by Sidney S. Stark
“It’s such a lonely life in some ways…being a writer…and you do this thing in a room by yourself for a long time…and you might be the only person who cares that you do it.”
This reflective, almost wistful statement was offered by Melissa Bank, an author who teaches a fiction workshop at the Southampton Writers’ Conference. Her comment on writing was more propositional than profound I think, in that most authors and writers talk openly about the Loneliness Factor in writing. They also describe it as a ‘solitary’ or even ‘sedentary’ craft, but to me neither one of those adjectives speaks to the Loneliness Factor. They might make writing impossible for someone who’s hyperactive or overly social, but they don’t describe what it is to be really lonely.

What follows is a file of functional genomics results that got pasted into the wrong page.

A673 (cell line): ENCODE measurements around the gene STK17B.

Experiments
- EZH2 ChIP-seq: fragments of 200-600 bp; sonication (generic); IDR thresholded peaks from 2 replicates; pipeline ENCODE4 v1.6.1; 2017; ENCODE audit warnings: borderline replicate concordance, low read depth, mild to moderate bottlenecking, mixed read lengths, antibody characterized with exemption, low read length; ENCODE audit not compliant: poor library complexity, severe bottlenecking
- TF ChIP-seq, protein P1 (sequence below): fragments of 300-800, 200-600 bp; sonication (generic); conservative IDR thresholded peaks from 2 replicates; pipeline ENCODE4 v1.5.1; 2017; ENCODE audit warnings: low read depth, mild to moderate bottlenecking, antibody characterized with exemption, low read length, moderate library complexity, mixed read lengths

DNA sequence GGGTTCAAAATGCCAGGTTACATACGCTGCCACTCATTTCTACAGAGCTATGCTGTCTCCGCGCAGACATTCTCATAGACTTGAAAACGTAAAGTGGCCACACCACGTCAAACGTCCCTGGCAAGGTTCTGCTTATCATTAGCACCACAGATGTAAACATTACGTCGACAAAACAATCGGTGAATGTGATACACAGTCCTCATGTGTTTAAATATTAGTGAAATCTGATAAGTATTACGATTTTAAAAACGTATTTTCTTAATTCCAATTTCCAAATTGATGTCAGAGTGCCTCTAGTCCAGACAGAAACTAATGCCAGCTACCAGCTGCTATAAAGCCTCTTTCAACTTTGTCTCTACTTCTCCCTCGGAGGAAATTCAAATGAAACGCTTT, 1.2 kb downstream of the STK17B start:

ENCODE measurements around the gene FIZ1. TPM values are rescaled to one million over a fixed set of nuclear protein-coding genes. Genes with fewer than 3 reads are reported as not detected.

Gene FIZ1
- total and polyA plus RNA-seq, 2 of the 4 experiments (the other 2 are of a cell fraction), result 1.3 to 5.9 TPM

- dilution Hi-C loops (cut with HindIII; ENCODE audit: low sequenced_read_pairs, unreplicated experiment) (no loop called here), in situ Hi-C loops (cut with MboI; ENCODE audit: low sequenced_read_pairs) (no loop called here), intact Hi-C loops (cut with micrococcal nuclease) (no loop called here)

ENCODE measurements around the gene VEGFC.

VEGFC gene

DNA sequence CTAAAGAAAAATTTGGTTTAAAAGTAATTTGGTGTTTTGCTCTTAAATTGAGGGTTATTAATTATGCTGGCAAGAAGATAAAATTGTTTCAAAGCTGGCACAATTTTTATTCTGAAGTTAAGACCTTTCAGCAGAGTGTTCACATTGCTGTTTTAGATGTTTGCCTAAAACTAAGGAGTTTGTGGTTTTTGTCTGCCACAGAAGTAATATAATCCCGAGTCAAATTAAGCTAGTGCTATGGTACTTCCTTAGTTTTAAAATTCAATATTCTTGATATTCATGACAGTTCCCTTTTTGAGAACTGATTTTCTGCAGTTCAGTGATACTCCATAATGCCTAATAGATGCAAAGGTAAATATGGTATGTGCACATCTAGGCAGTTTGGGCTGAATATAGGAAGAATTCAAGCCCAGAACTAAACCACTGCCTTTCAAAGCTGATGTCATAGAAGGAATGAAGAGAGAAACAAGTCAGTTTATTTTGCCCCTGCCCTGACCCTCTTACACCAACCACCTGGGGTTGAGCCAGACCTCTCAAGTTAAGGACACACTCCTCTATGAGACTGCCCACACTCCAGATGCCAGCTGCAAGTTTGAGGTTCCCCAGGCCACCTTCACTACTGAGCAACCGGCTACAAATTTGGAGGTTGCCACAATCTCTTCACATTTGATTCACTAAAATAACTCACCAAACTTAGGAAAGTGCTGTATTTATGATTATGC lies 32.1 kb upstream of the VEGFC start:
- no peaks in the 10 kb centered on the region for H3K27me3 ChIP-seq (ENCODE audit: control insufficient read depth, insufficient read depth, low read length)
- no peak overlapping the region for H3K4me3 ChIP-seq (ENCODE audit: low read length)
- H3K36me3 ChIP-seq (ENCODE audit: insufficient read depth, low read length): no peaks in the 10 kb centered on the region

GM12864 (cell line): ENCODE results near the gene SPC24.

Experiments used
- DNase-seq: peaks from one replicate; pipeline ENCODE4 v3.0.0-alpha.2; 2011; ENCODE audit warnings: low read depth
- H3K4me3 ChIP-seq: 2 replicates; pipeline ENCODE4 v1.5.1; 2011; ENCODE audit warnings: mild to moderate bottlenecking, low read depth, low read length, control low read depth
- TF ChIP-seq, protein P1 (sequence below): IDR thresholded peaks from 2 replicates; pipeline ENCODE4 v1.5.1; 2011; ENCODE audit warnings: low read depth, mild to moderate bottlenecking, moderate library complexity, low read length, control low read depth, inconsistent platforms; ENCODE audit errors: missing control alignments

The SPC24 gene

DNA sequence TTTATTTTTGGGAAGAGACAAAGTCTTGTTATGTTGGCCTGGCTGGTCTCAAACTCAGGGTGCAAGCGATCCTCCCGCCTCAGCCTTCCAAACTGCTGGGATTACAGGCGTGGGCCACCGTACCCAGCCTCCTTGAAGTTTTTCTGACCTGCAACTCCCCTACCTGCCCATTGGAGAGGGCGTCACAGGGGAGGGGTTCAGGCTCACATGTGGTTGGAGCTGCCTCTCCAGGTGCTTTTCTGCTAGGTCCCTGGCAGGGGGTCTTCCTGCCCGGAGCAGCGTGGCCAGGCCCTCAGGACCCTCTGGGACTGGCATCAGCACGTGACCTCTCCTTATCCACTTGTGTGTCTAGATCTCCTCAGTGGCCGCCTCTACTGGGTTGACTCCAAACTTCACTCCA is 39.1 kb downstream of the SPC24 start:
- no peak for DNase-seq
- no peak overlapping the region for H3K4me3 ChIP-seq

So what is the Loneliness Factor then and why should it be considered at all if it’s so widely accepted as a reality of the creative artist’s life? Because I don’t think it’s been considered properly and it gives writing a bad name. True loneliness by any other name would feel as painful but I don’t think that’s what a writer experiences in that room by him or herself. And I also don’t think it matters if anyone else cares that one writes there. It only matters that the writer cares.